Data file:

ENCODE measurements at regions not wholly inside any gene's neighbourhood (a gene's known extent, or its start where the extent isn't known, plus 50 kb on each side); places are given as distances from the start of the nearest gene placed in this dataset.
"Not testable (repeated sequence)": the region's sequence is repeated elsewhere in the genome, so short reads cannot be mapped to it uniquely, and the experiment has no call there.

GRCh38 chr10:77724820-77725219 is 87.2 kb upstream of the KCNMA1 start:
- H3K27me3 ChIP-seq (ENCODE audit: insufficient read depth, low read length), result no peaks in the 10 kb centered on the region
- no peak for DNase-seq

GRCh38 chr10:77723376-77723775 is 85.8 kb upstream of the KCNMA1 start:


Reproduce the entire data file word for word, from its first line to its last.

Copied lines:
ENCODE measurements at regions not wholly inside any gene's neighbourhood (a gene's known extent, or its start where the extent isn't known, plus 50 kb on each side); places are given as distances from the start of the nearest gene placed in this dataset.
"Not testable (repeated sequence)": the region's sequence is repeated elsewhere in the genome, so short reads cannot be mapped to it uniquely, and the experiment has no call there.

GRCh38 chr10:77724820-77725219 is 87.2 kb upstream of the KCNMA1 start:
- H3K27me3 ChIP-seq (ENCODE audit: insufficient read depth, low read length), result no peaks in the 10 kb centered on the region
- no peak for DNase-seq

GRCh38 chr10:77723376-77723775 is 85.8 kb upstream of the KCNMA1 start: